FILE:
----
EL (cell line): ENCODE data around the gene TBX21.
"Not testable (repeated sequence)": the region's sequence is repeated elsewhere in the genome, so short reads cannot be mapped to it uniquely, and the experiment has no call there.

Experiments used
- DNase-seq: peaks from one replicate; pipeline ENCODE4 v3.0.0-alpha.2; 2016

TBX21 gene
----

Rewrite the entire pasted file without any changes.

EL (cell line): ENCODE data around the gene TBX21.
"Not testable (repeated sequence)": the region's sequence is repeated elsewhere in the genome, so short reads cannot be mapped to it uniquely, and the experiment has no call there.

Experiments used
- DNase-seq: peaks from one replicate; pipeline ENCODE4 v3.0.0-alpha.2; 2016

TBX21 gene